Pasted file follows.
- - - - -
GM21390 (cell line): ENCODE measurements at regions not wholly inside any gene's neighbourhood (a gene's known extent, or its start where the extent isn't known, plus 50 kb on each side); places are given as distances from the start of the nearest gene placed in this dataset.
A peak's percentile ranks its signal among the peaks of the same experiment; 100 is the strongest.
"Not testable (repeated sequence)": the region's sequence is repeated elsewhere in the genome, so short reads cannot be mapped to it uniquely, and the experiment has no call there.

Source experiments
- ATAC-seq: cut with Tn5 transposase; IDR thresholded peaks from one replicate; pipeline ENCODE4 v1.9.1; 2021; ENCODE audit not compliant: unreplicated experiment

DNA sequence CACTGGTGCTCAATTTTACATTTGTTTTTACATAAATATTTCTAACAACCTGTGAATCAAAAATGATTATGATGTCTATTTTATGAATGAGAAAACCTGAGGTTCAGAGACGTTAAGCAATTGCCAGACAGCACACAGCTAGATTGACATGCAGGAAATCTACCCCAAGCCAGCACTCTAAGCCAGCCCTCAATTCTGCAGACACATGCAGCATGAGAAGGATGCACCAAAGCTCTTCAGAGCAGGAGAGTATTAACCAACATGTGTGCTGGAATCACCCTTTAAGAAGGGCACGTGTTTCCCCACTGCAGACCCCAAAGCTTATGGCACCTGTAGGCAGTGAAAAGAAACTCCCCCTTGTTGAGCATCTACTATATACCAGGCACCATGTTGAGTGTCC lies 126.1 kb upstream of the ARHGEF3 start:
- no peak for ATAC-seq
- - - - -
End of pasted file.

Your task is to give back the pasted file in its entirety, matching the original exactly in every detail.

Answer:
GM21390 (cell line): ENCODE measurements at regions not wholly inside any gene's neighbourhood (a gene's known extent, or its start where the extent isn't known, plus 50 kb on each side); places are given as distances from the start of the nearest gene placed in this dataset.
A peak's percentile ranks its signal among the peaks of the same experiment; 100 is the strongest.
"Not testable (repeated sequence)": the region's sequence is repeated elsewhere in the genome, so short reads cannot be mapped to it uniquely, and the experiment has no call there.

Source experiments
- ATAC-seq: cut with Tn5 transposase; IDR thresholded peaks from one replicate; pipeline ENCODE4 v1.9.1; 2021; ENCODE audit not compliant: unreplicated experiment

DNA sequence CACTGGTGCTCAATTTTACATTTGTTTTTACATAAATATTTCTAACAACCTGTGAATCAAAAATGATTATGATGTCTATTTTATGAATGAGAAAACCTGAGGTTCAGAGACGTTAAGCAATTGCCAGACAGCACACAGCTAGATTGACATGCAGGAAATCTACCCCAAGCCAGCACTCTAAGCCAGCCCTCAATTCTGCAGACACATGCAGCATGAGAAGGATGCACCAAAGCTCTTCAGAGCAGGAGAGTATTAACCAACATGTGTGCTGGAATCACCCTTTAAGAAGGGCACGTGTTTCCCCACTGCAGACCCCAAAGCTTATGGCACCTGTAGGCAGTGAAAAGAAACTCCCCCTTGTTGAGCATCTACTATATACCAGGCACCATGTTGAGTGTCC lies 126.1 kb upstream of the ARHGEF3 start:
- no peak for ATAC-seq